Dante's

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John Waters performing at Dante's

Dante's is a nightclub and live music venue in Portland, Oregon, United States, that opened in February, 2000. Since opening, the club has hosted numerous internationally-famous bands, solo-acts, troupes and performance artists.

Many now-famous performers honed their acts at Dante's including the "lounge-core/mash-up" band Storm & The Balls featuring Storm Large. The band had a regular Wednesday night show at the club for nearly five years. In addition, the SuicideGirls Burlesque Troupe and The Porcelain Twinz neo-burlesque act both performed regularly at Dante's well-known Sunday night "Sinferno Cabaret."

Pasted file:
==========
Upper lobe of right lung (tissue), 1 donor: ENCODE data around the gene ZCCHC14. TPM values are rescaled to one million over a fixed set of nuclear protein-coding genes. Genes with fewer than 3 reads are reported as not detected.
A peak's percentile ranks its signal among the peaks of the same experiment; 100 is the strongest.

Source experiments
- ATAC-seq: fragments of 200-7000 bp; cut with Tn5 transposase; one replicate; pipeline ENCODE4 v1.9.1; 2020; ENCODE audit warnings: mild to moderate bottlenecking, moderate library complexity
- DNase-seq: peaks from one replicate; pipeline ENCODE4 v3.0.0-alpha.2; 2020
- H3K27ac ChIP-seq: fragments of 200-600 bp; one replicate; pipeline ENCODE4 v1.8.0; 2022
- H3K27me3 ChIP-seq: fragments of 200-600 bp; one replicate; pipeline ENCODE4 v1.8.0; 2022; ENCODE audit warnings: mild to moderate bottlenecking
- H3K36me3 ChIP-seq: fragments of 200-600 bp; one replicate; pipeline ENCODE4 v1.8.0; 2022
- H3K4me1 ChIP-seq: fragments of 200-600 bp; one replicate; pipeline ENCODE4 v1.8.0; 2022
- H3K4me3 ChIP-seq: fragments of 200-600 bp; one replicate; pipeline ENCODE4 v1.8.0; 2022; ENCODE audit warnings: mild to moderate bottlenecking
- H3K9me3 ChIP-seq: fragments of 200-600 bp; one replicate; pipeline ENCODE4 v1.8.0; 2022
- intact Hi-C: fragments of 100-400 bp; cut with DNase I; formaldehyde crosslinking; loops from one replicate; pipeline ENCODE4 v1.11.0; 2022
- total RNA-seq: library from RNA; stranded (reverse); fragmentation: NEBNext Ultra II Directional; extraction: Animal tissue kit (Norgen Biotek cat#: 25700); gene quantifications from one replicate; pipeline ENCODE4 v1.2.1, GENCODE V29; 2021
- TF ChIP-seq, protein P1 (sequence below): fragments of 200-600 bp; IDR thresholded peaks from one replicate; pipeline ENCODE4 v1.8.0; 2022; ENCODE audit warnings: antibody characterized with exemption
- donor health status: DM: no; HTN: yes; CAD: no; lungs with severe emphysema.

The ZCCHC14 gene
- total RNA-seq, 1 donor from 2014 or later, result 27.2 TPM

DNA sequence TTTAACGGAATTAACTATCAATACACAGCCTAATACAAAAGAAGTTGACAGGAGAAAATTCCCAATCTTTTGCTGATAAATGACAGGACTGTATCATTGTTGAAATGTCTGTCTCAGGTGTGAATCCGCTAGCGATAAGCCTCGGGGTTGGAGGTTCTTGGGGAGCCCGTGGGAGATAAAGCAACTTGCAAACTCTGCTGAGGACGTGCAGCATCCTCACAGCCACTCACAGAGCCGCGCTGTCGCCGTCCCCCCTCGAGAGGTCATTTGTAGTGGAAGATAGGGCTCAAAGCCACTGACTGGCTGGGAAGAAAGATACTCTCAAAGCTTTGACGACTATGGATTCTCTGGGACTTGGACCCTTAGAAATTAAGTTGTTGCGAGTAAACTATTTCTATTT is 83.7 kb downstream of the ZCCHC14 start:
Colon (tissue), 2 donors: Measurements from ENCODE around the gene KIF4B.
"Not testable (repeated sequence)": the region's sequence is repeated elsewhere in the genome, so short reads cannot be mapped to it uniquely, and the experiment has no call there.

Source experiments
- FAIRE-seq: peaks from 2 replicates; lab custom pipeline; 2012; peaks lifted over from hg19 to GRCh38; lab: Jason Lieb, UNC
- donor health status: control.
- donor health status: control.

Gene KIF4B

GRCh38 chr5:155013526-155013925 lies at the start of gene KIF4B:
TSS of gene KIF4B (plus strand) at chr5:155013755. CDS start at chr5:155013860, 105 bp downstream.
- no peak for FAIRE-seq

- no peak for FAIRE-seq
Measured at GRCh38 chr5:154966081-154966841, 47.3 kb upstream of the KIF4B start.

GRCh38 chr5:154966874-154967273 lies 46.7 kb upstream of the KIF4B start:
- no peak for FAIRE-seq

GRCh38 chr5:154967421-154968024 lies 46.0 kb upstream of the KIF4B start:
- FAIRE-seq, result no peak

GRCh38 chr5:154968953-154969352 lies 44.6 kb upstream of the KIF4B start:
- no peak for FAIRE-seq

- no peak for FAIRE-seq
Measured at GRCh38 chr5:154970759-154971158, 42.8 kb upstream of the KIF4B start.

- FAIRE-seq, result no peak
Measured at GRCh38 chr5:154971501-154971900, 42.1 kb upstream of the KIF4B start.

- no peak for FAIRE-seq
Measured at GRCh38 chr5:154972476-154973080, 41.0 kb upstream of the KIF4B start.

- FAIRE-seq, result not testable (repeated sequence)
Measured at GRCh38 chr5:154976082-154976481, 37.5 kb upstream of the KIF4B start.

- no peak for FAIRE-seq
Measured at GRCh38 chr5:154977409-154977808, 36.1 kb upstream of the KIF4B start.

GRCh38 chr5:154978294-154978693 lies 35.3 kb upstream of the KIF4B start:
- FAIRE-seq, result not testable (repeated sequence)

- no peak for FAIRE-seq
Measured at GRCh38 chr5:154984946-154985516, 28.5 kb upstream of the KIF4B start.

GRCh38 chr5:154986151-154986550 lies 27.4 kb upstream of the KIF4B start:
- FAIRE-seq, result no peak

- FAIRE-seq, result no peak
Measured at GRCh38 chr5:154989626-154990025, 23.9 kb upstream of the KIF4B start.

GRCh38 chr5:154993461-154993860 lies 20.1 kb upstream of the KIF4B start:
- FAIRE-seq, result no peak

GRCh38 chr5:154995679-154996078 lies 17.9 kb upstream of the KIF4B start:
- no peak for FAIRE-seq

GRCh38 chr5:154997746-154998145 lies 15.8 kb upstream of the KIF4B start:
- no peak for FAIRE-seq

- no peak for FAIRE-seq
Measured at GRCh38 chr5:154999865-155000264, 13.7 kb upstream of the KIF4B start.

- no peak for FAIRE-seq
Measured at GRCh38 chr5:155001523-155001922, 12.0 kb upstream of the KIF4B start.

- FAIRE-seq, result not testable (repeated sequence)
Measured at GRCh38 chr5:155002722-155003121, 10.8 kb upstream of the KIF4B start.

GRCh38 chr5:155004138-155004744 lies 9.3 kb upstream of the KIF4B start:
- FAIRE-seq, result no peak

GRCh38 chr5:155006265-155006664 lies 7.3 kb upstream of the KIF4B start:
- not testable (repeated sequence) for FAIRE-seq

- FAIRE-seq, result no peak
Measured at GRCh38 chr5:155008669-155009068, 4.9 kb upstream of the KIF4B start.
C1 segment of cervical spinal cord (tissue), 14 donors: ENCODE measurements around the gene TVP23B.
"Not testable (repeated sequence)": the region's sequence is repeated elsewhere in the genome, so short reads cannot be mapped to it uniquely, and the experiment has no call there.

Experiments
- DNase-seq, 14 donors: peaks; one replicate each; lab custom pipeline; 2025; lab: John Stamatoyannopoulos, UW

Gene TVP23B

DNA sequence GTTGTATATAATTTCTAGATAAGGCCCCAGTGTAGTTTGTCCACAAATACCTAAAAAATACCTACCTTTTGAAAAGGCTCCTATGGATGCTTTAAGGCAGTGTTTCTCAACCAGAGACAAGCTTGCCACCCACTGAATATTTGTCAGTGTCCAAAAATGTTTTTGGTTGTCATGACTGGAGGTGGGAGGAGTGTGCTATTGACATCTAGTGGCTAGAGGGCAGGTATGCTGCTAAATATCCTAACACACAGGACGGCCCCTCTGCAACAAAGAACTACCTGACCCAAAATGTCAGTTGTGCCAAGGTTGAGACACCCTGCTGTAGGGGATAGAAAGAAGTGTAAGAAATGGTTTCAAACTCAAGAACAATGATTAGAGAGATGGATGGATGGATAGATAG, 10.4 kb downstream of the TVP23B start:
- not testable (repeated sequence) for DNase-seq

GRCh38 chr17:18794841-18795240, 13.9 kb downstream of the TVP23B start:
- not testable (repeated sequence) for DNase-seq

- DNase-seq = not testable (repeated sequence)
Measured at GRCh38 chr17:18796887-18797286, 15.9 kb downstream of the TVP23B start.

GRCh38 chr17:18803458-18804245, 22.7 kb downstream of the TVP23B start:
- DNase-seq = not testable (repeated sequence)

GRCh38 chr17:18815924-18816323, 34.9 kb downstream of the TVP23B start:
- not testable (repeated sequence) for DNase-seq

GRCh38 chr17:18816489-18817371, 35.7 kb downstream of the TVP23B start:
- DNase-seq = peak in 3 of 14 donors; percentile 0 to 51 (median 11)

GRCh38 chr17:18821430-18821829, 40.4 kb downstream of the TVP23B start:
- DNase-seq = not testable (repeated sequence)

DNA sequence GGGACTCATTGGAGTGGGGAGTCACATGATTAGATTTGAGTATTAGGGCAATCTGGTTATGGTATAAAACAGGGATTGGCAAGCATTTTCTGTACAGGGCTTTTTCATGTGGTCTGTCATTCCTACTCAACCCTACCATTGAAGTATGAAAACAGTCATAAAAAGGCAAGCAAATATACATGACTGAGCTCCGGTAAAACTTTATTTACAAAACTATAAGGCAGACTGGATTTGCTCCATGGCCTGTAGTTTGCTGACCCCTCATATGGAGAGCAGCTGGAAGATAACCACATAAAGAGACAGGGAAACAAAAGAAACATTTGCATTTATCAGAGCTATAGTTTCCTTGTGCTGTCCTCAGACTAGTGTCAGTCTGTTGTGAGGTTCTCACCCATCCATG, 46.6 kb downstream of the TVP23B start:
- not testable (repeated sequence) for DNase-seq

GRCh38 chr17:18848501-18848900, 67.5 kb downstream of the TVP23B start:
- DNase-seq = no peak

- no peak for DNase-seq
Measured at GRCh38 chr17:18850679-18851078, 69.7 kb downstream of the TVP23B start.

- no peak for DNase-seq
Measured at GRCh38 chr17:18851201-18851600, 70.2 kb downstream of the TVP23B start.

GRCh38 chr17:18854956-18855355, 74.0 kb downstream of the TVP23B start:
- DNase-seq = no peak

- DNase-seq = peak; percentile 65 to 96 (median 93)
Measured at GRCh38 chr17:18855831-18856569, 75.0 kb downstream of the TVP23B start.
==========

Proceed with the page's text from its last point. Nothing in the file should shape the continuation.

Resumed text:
Dante's is popular locally, and has received numerous "people's choice" awards, such as Best Live Music from AOL.com, "Favorite House of Rock" from Willamette Week, and "Best Live Music Venue" from Portland Citysearch.com. Dante's located in downtown Portland near Old Town and is housed in one of Portland's many historic buildings.

Club history[edit]

Dante's opened in February 2000 by Frank Faillace, and is currently owned and managed by Frank Faillace and Paul S. Park.

The club has staged well-known acts, like Christian Kane, Bo Diddley, X, Big Star, Nina Hagen, Lemmy of Motörhead, George Clinton & P-Funk, The Killers, Concrete Blonde, Peaches, The Reverend Horton Heat, Drive-By Truckers, Hank Williams III, Matisyahu, My Morning Jacket, Black Rebel Motorcycle Club, Mini Kiss, Patton Oswalt, Doug Stanhope, Tommy Chong and director John Waters.

Building history[edit]

1890s through 1960[edit]